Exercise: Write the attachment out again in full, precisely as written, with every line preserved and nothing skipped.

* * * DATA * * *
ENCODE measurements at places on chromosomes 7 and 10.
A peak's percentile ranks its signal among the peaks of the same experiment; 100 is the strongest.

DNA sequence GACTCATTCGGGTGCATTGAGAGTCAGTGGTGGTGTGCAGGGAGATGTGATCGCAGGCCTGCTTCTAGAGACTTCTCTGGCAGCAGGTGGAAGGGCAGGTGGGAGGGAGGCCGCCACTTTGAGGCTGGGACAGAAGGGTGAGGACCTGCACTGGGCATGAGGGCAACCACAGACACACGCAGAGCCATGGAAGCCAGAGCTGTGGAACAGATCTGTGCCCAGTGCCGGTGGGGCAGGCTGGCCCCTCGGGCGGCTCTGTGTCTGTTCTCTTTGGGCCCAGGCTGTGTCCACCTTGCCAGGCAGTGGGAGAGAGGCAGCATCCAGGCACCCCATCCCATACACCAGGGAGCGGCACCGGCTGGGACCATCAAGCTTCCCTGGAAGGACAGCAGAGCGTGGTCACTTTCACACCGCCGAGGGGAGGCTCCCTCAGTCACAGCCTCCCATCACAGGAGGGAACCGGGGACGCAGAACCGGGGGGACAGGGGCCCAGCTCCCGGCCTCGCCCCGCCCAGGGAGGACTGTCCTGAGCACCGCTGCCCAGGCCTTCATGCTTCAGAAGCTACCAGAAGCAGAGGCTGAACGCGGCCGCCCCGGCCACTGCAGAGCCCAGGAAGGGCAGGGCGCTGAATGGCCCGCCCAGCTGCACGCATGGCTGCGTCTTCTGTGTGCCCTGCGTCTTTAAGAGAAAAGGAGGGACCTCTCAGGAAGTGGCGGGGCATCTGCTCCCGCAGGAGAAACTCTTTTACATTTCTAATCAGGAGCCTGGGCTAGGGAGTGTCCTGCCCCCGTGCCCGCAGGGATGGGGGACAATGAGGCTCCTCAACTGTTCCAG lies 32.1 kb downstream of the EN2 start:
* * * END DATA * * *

ENCODE measurements at places on chromosomes 7 and 10.
A peak's percentile ranks its signal among the peaks of the same experiment; 100 is the strongest.

DNA sequence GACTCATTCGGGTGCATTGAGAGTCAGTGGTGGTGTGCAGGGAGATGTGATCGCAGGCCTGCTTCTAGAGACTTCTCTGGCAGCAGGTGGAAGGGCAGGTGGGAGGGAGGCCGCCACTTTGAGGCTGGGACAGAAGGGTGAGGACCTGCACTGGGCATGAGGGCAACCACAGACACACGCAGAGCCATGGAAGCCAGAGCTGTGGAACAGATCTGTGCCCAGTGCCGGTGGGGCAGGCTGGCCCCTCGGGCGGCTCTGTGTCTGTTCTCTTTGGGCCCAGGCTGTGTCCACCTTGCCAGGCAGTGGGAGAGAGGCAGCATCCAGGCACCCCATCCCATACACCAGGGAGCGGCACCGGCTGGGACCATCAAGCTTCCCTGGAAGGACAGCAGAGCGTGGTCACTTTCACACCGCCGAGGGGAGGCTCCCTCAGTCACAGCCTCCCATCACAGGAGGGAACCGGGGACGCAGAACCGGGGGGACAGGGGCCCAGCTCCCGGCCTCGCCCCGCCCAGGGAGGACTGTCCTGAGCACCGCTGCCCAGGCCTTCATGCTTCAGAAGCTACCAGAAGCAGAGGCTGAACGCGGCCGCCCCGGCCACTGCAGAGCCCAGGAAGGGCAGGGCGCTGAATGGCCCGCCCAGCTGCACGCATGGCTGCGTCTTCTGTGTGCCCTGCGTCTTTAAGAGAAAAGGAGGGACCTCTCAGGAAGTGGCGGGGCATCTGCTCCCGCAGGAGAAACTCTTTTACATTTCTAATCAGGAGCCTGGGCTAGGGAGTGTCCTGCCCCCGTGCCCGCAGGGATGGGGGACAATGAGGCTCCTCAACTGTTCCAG lies 32.1 kb downstream of the EN2 start: